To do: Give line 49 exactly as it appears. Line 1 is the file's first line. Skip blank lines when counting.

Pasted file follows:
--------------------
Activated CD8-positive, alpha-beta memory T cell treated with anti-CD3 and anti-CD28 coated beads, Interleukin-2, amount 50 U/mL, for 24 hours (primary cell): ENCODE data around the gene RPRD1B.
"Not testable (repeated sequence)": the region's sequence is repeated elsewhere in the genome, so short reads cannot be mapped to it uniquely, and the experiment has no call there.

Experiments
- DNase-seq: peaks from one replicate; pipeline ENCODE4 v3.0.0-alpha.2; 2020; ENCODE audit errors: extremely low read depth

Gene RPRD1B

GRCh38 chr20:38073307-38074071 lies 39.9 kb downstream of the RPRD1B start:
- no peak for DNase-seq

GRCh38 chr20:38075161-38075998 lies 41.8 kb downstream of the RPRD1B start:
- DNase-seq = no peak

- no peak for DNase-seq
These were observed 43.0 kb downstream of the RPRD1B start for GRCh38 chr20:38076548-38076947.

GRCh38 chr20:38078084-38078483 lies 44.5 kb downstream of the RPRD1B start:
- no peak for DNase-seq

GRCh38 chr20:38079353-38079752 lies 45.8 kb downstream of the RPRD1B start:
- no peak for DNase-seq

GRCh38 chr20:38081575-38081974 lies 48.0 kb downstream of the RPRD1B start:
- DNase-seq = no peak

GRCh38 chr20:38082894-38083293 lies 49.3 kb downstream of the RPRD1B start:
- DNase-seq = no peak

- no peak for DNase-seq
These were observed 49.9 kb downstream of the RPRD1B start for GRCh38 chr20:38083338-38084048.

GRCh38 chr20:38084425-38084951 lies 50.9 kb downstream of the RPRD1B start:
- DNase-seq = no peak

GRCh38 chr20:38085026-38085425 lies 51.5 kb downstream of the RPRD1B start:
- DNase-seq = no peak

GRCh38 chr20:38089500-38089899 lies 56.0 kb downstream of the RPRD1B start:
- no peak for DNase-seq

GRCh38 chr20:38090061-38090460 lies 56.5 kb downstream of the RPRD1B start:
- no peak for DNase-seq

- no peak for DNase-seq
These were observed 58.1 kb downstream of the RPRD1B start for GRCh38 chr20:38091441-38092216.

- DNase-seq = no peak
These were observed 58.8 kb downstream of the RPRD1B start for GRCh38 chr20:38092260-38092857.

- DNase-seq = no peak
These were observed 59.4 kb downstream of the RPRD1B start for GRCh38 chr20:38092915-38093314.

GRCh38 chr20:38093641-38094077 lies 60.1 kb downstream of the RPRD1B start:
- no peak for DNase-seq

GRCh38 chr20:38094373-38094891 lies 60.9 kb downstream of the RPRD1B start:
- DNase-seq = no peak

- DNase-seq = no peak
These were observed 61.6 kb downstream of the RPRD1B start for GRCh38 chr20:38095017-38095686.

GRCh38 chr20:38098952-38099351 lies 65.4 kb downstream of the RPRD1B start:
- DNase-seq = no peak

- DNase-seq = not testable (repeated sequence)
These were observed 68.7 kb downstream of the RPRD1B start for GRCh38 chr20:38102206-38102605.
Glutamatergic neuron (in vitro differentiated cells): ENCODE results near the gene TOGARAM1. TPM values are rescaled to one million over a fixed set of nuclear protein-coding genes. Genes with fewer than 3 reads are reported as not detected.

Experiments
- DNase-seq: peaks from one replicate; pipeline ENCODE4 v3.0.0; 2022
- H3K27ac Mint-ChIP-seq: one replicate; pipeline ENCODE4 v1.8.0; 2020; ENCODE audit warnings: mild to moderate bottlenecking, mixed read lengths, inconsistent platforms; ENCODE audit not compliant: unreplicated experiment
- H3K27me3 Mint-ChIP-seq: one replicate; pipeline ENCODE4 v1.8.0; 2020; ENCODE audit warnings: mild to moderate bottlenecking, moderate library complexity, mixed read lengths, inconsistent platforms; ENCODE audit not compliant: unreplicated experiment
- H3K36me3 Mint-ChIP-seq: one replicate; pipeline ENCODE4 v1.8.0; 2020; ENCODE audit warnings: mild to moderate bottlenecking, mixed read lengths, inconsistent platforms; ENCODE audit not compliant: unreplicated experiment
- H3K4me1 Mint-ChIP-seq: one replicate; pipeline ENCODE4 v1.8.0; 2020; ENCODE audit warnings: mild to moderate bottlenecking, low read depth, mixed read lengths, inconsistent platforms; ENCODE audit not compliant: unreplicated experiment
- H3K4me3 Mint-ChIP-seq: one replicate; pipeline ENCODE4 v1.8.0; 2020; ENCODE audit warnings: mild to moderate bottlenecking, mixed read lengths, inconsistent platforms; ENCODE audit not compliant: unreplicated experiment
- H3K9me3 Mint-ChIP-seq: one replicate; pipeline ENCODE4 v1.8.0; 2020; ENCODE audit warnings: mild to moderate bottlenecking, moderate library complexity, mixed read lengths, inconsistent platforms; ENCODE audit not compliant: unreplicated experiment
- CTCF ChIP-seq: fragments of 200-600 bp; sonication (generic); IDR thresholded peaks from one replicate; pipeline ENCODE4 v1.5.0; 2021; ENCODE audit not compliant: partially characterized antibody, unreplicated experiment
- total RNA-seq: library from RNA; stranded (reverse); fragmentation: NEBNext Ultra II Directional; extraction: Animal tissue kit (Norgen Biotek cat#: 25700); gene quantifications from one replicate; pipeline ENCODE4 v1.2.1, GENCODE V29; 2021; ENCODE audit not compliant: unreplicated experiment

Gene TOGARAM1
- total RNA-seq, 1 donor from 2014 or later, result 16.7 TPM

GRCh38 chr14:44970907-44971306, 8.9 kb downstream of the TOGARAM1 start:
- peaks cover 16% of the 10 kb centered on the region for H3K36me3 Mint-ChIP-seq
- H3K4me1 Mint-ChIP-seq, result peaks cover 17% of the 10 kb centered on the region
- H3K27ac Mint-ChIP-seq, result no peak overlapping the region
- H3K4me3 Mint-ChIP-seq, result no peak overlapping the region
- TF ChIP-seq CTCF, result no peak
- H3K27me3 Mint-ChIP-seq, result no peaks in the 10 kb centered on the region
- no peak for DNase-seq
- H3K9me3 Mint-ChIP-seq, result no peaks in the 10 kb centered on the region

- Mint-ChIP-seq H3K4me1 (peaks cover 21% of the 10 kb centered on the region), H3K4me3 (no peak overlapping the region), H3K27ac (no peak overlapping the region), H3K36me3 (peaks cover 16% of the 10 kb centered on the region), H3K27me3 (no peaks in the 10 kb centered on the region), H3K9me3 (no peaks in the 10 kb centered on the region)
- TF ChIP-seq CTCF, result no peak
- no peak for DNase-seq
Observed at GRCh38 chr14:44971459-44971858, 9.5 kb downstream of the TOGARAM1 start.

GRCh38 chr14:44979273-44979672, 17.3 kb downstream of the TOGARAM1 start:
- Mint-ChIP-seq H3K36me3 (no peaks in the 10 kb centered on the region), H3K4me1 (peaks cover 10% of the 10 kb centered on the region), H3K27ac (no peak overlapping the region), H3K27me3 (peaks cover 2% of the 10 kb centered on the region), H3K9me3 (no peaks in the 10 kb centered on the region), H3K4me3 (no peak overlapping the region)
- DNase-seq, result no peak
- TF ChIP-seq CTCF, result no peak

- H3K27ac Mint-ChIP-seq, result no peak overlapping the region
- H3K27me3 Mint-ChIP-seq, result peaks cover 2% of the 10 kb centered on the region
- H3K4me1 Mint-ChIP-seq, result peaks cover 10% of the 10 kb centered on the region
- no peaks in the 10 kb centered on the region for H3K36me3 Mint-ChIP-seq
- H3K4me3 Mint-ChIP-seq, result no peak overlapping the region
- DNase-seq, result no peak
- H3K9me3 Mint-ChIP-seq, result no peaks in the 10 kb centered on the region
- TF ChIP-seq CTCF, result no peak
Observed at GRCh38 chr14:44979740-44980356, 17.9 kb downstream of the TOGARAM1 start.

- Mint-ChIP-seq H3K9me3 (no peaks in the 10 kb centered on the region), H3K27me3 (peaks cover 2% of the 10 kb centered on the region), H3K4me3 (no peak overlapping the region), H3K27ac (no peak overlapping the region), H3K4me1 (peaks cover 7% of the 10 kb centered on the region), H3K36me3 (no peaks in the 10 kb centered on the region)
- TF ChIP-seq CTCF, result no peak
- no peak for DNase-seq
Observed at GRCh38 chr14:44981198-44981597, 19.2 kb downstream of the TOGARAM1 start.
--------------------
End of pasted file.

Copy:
- H3K27ac Mint-ChIP-seq: one replicate; pipeline ENCODE4 v1.8.0; 2020; ENCODE audit warnings: mild to moderate bottlenecking, mixed read lengths, inconsistent platforms; ENCODE audit not compliant: unreplicated experiment